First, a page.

He shone with the Towson Tigers, scoring 15 goals and contributing 11 assists in 43 games during his three years there. As mentioned, he continued to find the back of the net when he switched to UMBC, and was unanimously named the America East Conference ‘Striker of the Year’ for 2014.

Banjo went through a bit of a dry spell to end the season though, going six games without a goal or an assist. Consistency is definitely going to be a key for the talented striker moving forward and something which Carl Robinson has already identified.

“I’ve seen exactly the same as you,” Robinson told us in a conference call yesterday. “I’ve seen exceptional talent in him but I haven’t seen enough consistency. Part of my job as a coach is to try and get him more consistent and with the opportunity we’ll have with a lot of Major League Soccer games and USL games, there will be chance for him to do that.

“Because if we can get him consistent, there’s no doubt that he’s got talent. You can’t just have talent and no consistency, so it’s a little project of ours and mine and it’s one that I’m excited for. I do see a lot of raw potential in him.”

When you ask Banjo what aspect of his game he feels he needs to improve in most, he feels what every young player should feel when starting off in the pros – every aspect of it. And consistency is part of that.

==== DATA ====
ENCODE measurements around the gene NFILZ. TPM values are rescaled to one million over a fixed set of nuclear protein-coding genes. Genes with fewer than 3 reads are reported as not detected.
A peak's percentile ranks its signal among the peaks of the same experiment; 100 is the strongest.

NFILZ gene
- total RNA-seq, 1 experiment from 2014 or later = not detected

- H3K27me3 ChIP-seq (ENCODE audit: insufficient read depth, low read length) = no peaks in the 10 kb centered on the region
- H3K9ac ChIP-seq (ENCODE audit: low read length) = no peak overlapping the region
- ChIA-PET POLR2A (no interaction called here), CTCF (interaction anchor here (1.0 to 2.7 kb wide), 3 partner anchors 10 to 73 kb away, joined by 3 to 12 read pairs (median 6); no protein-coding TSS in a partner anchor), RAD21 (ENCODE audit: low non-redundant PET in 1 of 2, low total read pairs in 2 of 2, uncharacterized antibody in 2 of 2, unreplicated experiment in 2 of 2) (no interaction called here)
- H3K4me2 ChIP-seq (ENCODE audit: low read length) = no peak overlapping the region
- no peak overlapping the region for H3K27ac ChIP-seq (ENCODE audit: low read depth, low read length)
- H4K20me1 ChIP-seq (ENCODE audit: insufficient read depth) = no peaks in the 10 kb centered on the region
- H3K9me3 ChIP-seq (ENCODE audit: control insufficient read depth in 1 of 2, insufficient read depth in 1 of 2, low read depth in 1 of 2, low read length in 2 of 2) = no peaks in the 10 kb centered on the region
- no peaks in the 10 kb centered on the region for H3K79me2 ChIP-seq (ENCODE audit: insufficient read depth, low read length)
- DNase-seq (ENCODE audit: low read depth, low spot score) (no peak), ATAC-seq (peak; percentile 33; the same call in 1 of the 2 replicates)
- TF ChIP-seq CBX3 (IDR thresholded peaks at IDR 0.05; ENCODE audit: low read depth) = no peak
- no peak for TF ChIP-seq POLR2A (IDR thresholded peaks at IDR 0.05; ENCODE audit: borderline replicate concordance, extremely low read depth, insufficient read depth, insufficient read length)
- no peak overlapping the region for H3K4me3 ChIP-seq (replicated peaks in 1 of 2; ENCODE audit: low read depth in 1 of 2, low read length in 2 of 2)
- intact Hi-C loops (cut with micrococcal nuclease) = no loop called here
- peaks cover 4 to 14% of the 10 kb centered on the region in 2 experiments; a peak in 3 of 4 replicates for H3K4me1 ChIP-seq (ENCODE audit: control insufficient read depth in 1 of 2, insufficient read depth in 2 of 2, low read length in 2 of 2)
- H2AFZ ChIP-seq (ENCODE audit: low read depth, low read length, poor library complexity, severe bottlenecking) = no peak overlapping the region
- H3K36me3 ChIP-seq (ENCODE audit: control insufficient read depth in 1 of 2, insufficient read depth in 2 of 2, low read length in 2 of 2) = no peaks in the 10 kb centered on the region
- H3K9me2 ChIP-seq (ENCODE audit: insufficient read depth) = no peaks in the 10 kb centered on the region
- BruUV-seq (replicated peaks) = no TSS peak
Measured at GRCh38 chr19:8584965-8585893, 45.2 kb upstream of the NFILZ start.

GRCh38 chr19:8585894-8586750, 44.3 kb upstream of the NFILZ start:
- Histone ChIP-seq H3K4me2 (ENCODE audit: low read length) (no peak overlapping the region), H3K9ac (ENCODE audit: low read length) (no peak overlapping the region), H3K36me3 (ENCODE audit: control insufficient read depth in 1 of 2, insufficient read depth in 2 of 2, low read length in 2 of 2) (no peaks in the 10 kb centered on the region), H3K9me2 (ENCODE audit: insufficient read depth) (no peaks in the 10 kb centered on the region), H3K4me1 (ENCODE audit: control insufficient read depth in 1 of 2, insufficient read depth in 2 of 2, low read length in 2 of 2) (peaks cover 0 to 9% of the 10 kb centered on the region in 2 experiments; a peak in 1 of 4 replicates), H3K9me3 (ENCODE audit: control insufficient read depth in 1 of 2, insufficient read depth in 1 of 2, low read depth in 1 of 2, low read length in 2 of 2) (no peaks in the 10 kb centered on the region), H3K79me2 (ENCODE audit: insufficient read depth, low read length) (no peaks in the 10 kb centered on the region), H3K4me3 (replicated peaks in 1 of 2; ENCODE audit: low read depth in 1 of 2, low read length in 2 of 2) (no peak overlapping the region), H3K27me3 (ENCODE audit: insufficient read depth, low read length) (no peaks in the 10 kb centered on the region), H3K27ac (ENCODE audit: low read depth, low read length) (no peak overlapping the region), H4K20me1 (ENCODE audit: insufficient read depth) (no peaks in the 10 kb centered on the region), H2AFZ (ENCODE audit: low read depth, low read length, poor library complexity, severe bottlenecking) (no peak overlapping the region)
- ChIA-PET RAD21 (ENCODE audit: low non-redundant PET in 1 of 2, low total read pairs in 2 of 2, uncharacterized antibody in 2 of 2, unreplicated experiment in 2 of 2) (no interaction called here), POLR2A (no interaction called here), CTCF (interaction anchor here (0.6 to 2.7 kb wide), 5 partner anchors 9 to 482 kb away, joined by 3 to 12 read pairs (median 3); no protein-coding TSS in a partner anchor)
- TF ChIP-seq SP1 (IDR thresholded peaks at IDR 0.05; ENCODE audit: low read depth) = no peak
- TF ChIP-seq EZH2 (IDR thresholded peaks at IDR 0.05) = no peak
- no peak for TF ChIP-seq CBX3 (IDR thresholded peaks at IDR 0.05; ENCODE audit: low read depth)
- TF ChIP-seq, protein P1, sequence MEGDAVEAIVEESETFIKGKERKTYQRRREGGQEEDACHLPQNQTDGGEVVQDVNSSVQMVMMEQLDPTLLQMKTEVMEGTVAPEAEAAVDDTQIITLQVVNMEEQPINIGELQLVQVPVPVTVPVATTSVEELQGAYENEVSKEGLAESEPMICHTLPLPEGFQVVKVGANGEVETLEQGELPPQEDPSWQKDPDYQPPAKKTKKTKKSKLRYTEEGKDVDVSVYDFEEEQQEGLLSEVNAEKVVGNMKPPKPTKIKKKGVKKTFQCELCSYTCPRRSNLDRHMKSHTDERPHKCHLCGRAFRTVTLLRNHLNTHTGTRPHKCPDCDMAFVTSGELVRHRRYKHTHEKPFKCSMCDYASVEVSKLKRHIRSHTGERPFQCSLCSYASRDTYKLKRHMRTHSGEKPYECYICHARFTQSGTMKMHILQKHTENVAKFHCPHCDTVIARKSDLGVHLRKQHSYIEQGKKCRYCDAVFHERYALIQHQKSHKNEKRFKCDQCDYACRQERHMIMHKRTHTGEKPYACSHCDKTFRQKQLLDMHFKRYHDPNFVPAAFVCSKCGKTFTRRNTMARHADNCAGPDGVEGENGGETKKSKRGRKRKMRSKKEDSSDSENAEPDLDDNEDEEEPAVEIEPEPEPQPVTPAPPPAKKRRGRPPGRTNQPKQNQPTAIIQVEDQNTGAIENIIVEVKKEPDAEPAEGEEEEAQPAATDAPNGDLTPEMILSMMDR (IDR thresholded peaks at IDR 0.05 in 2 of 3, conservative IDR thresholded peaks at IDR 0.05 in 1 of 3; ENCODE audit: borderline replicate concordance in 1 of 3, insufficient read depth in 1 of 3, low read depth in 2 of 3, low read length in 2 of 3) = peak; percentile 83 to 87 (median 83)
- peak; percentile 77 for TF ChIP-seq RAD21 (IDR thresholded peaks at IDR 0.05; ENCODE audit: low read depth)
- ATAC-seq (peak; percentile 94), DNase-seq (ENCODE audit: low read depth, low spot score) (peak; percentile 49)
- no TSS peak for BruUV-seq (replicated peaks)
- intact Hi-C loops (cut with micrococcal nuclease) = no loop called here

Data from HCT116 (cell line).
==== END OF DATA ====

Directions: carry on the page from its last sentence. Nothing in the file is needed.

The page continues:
“It’s the coach that’s sees it more,” Banjo told us. “Every player really has to think about everything but that’s the coach’s job to see it and if that’s how he feels I just have to put my head down and figure it out and work on improving.”

Robinson is big on character and speaking to Banjo for ten minutes, you soon see that he is another player that fits right into the mould of player that the Whitecaps are looking to bring in to the squad. He’s grounded, he’s confident without being cocky, he seems a nice, humble, quiet guy, who has the skills on the pitch to back it all up and some hard life lessons to learn from after what played out at Towson.

Described by Robinson as a “raw” talent, but one with real potential if he thrives in the professional environment now afforded to him. It’s now up to him to see if he can take it and move on to that next level. As with all draft picks, you have no idea what way this will really all go, but he’ll get his chances.

Fellow draftee Tim Parker felt that there was a real connection between himself and Robinson when they had their pre-draft chat at the combine, and it’s a feeling echoed by Banjo. So just how did that chat go?

“He pretty much pointed out all my strengths at the combine. It just seemed like everything I said was already what he was thinking and pretty much that’s what drew us together. We really did click in the conversation.

“We talked mainly about mainly about myself, not soccer as much. But the times we talked about soccer it was much the same thing we were thinking and that showed we connected.”